Pupils with SEND have positive attitudes to learning.
Pupils in the early years get off to a flying start. The school is acutely aware of the importance of developing pupils' communication and language.
As a result, the curriculum in the early years is deliberately designed to enrich children's knowledge of words. The early years environment is rich in experiences. Activities are designed to be stimulating, as well as providing the appropriate level of challenge.
Staff give clear messages to children about the importance of self-care. For example, each day all children learn to brush their teeth during the school day.
Relationships between staff and pupils are a strength.
All staff model behaviour expectations consistently. Pupils understand these expectations. As a result, pupils' conduct in school is calm and polite.
In lessons, pupils are engaged and motivated. Throughout the school, pupils treat each other and staff with respect.
The school also has high expectations for pupils' attendance.
Staff work with parents and carers to identify how the school can support families in getting their children to school. As a result, rates of attendance have risen.
The school provides a comprehensive curriculum to support pupils' wider development.
Pupils know what it means to stay safe online. They also understand risk and risky behaviour. This includes knowing how to stay safe in the community.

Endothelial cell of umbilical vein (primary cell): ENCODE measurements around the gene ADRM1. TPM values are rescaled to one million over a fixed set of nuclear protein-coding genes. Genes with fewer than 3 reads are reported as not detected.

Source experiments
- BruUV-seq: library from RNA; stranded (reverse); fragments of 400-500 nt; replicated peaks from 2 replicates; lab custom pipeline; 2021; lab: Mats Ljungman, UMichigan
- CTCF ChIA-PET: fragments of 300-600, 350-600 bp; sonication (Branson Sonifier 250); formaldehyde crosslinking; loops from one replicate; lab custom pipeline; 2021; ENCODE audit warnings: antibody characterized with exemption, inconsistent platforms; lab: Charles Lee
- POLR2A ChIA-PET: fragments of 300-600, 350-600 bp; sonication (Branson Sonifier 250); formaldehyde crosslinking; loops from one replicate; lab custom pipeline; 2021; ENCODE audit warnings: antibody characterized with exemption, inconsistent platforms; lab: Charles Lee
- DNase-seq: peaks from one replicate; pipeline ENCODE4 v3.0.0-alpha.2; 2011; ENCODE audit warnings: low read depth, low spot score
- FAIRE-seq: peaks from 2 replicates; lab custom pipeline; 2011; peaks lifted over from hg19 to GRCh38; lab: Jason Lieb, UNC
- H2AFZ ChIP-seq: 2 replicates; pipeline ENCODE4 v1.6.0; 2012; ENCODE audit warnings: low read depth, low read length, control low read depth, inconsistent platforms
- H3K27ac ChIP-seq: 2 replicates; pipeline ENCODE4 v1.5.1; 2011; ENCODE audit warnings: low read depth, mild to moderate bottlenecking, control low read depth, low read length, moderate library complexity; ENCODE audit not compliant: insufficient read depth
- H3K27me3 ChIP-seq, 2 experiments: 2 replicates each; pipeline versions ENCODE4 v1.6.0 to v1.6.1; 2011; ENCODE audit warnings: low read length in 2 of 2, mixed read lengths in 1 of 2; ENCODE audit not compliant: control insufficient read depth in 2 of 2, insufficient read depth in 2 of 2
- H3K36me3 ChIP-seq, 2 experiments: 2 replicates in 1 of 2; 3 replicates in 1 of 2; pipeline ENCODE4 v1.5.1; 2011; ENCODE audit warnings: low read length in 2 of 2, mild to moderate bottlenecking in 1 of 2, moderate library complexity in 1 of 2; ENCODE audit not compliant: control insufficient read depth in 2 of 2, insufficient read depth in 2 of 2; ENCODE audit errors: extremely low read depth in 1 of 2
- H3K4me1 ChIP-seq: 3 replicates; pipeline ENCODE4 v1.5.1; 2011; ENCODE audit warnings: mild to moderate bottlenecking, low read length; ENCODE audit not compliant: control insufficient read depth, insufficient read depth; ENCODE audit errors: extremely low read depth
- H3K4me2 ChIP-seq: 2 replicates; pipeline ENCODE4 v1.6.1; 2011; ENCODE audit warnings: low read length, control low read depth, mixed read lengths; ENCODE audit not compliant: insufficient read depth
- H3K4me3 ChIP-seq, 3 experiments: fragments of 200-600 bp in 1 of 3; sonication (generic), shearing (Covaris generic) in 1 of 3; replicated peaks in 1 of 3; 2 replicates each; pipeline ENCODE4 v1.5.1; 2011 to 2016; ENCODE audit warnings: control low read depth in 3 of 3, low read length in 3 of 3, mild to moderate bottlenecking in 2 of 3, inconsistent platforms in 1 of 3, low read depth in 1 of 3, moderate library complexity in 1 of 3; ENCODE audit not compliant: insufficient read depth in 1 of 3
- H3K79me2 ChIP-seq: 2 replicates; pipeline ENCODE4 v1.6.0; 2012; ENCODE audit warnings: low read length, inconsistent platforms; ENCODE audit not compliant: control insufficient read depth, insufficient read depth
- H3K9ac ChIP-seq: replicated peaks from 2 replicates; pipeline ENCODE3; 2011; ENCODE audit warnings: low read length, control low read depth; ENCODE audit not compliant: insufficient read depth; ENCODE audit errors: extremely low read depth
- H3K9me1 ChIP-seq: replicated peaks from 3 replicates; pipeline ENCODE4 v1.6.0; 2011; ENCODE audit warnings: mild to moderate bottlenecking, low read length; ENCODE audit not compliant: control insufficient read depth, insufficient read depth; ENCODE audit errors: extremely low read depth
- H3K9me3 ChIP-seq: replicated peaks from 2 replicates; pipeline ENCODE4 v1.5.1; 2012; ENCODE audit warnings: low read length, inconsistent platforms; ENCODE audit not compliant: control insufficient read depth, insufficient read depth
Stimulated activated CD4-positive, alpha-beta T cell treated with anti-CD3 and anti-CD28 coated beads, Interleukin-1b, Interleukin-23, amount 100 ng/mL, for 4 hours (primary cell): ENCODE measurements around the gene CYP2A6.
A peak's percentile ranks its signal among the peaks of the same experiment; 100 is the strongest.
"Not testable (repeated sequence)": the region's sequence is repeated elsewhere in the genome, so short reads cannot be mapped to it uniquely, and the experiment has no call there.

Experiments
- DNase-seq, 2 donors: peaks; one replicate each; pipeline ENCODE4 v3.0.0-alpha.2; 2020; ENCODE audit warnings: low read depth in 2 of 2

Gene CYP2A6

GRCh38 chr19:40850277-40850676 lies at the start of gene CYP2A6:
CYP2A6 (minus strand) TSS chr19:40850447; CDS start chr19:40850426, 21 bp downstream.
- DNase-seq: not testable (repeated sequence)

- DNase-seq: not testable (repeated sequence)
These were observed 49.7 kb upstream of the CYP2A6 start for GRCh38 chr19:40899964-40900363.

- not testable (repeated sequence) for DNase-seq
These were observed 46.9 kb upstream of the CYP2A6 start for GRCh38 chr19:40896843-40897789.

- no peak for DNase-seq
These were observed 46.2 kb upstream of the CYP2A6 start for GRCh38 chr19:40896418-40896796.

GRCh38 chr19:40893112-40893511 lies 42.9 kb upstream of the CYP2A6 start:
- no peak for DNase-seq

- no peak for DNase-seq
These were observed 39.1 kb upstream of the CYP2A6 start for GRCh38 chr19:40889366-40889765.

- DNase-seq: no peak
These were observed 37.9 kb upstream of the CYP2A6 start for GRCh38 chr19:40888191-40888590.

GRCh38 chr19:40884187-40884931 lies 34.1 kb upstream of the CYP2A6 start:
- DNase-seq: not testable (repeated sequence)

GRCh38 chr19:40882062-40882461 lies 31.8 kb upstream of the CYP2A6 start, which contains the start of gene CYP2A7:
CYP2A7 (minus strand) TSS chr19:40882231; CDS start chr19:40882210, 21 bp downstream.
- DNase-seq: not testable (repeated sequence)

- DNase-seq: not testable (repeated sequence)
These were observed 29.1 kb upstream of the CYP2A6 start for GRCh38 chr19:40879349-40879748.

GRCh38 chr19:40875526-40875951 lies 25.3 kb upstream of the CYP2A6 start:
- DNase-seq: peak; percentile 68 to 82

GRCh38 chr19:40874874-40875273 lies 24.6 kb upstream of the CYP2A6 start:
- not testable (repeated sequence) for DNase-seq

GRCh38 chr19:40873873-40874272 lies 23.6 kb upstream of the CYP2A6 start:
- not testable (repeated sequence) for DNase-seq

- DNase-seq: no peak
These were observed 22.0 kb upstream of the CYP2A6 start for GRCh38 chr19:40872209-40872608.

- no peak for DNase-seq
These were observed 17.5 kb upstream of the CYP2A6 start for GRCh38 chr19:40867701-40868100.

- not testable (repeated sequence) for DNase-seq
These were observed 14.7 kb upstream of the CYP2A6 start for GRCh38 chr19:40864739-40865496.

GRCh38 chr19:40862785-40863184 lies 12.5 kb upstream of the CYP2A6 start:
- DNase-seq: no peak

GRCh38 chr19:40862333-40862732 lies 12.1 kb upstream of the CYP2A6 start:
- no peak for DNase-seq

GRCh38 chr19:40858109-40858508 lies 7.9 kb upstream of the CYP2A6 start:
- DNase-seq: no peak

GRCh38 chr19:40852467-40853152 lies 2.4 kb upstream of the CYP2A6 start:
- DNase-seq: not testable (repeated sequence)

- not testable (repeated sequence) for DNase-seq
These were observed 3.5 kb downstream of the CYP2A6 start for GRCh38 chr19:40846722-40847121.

When issues arise that affect pupils, the school pro-actively changes the curriculum so it is relevant to what pupils need to know.
Staff feel supported by the trust. They know that their workload and well-being are considered.
As a result, staff are happy and proud to work at the school.
The arrangements for safeguarding are effective.
What does the school need to do to improve?
(Information for the school and appropriate authority)
• In a minority of subjects, teachers do not always use assessment effectively to check pupils' understanding.
As a result, pupils develop gaps in their knowledge. The trust needs to ensure that assessment is used effectively so that teachers know when to adapt the curriculum to meet the needs of pupils.
When we have judged a school to be good, we will then normally go into the school about once every four years to confirm that the school remains good.
This is called an ungraded inspection, and it is carried out under section 8 of the Education Act 2005. We do not give graded judgements on an ungraded inspection. However, if we find evidence that a school would now receive a higher or lower grade, then the next inspection will be a graded inspection, which is carried out under section 5 of the Act.
Usually this is within one to two years of the date of the ungraded inspection. If we have serious concerns about safeguarding, behaviour or the quality of education, we will deem the ungraded inspection a graded inspection immediately.
This is the second inspection since we judged the school to be good in May 2014.